The University of Connecticut Center for Land use Education and Research (UConn CLEAR) serves as the National NEMO Network’s coordinating “Hub.”
- Helps new programs get started;
- Provides trainings, Tools & Resources to help programs expand their educational arsenal;
- Facilitates forums (real and virtual) for network sharing and, well, networking;
- Serves as a liaison to federal agencies and national organizations; and
- Collects and reports impacts.
The NEMO Hub occasionally is able to leverage funding for network coordination with funding for specific initiatives that build the topical, technological, or financial capacity of Network members. This has included efforts focused on open space planning, forests in land use planning, adapting geospatial tools from one state to another, and other efforts. Some initiatives include:
- LID Atlas
- Web-based Tools
- Open Space
The National LID Atlas was created to highlight innovative LID practices around the country. Its goal is to encourage and educate local officials and others about low impact development practices by providing specific, local examples of their use.
Member programs of the National NEMO Network have compiled the projects highlighted on this site and will continue to add new projects as they become available. Each project balloon contains project specifics, a summary of the project, photos (when available) and links to more information.
Contact your local NEMO program or the NEMO Hub to have your projects added to the site.
This site was a collaborative effort between the Connecticut NEMO Program, the National NEMO Network and the California Water and Land Use Partnership (WALUP).
Franchising Web-based Tools
The Network Hub, with funding from the Cooperative Institute for Coastal and Estuarine Environmental Technology (CICEET) at the University of New Hampshire, is facilitating wider use of web-based geospatial tools within the NEMO Network through the “franchising” of CT NEMO’s Online Community Resource Inventory (CRI) tool to at least three other states: Rhode Island, Minnesota, and South Carolina.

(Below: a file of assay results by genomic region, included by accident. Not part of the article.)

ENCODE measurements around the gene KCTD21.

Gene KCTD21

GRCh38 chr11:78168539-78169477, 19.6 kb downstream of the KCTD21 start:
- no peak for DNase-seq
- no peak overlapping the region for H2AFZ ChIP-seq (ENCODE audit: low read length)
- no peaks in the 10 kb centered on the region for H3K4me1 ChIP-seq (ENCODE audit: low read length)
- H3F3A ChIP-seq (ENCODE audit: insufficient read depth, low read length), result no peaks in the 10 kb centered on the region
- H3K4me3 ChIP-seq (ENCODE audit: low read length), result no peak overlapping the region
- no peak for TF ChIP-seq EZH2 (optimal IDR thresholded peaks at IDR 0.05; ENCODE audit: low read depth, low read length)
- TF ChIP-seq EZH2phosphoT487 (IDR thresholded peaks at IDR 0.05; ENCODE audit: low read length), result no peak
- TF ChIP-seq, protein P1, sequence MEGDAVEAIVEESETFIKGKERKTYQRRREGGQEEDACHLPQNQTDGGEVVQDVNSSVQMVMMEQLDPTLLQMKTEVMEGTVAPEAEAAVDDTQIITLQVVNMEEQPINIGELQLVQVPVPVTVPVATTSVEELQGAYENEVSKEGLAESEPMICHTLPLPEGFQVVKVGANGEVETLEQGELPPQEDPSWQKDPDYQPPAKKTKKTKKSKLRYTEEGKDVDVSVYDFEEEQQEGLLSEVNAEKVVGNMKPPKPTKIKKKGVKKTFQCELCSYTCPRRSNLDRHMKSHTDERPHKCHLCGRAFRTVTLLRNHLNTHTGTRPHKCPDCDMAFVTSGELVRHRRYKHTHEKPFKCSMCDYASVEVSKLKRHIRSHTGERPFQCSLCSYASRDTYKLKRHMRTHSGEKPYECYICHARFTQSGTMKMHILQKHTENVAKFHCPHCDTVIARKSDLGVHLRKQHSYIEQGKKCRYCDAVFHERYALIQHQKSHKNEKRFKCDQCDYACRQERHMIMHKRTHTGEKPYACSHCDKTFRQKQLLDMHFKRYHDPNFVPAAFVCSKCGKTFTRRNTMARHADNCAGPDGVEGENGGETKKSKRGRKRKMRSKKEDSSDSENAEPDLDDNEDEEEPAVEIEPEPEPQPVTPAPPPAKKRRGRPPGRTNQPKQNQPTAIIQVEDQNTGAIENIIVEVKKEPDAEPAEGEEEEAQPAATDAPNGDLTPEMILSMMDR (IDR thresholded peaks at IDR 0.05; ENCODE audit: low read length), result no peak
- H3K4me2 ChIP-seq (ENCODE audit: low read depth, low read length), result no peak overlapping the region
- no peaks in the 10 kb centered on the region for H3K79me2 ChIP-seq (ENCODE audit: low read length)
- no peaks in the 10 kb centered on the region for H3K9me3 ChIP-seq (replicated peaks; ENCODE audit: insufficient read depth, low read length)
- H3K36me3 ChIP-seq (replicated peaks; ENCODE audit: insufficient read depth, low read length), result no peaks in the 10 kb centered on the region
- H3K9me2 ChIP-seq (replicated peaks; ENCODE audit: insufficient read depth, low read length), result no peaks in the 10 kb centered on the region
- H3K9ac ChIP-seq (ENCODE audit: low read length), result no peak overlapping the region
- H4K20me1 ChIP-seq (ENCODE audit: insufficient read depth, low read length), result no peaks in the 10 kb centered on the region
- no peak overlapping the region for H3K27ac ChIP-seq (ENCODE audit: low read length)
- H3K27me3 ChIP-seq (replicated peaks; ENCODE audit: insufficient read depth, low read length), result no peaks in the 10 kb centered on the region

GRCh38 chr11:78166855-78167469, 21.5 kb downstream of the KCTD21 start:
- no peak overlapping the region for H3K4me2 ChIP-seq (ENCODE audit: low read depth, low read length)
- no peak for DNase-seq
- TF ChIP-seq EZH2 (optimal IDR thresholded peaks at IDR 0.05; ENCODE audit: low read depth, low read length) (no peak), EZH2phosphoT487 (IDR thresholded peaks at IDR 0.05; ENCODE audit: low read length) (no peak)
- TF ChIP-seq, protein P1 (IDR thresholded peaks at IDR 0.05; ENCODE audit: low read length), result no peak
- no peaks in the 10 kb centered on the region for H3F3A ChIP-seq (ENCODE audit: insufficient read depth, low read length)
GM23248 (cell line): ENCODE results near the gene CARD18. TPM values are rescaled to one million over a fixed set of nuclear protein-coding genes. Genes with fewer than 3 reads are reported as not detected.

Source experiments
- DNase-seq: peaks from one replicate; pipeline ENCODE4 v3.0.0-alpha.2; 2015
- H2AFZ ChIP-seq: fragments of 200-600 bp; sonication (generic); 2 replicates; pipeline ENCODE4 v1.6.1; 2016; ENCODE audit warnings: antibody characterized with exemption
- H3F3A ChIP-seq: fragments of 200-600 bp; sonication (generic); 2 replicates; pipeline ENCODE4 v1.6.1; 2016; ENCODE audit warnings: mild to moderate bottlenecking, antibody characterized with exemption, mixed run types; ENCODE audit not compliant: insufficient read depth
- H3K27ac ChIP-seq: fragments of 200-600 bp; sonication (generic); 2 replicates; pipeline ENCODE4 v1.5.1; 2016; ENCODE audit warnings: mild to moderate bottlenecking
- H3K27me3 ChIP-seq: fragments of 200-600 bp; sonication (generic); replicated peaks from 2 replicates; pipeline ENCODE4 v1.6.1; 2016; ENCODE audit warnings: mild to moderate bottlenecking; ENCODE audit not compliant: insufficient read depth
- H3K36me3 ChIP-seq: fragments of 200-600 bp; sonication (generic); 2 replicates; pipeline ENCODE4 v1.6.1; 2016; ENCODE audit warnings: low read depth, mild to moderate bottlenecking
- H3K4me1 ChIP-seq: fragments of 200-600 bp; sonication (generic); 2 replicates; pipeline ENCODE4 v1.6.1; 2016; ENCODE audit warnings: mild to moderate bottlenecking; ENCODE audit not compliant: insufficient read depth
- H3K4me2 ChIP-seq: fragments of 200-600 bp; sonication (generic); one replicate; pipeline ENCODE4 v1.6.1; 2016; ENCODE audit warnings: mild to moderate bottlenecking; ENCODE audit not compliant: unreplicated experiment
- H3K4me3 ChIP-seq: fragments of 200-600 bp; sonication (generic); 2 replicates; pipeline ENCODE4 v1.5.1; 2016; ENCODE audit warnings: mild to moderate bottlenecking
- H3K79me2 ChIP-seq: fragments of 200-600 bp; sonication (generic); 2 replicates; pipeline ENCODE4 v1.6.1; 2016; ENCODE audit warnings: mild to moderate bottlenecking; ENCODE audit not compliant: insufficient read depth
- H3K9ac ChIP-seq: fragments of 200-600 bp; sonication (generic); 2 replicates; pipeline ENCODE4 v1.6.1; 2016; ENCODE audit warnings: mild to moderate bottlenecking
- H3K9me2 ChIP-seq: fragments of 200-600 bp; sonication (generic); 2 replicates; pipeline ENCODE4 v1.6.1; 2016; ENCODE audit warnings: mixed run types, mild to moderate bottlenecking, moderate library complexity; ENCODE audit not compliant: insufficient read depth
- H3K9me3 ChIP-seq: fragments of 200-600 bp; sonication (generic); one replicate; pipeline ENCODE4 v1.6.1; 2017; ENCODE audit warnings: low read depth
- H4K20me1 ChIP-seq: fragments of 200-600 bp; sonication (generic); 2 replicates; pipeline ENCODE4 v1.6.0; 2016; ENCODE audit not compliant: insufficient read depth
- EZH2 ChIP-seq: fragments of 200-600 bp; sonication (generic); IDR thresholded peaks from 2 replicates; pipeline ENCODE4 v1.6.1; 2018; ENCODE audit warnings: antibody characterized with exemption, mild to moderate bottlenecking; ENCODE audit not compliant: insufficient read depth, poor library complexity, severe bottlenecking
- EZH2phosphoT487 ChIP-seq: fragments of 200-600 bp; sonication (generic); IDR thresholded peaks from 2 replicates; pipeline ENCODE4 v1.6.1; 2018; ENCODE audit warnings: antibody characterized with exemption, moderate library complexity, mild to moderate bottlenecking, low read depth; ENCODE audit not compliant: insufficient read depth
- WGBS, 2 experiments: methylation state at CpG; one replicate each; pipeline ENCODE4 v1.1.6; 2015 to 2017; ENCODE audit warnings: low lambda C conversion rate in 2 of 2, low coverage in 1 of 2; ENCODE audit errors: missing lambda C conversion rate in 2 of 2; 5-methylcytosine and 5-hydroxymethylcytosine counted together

The Online CRI, is a website that provides users with access to 14 geospatial data layers of natural, cultural, and economic resources for every town in Connecticut. As users page through the data they effective produce a basic resource inventory that can be used to inform land use planning decisions. The site serves as a complement to NEMO workshops that focus on the basic premise that good local planning should begin with an understanding of what and where the community’s natural and cultural resources are.
In January 2009, six NEMO programs (including Connecticut, Rhode Island, South Carolina and Minnesota) gathered at the University of Connecticut’s Avery Point campus for the Community Resource Inventory (CRI) Online Tool workshop. Funded by the Cooperative Institute for Coastal and Estuarine Environmental Technology (CICEET), the workshop demonstrated how the Connecticut CRI Online was built and helped other NEMO programs adapt the tool to their states. Once the other states develop their version of the CRI, the Hub plans to develop an online “cookbook” of the various recipes programs used to create such a resource.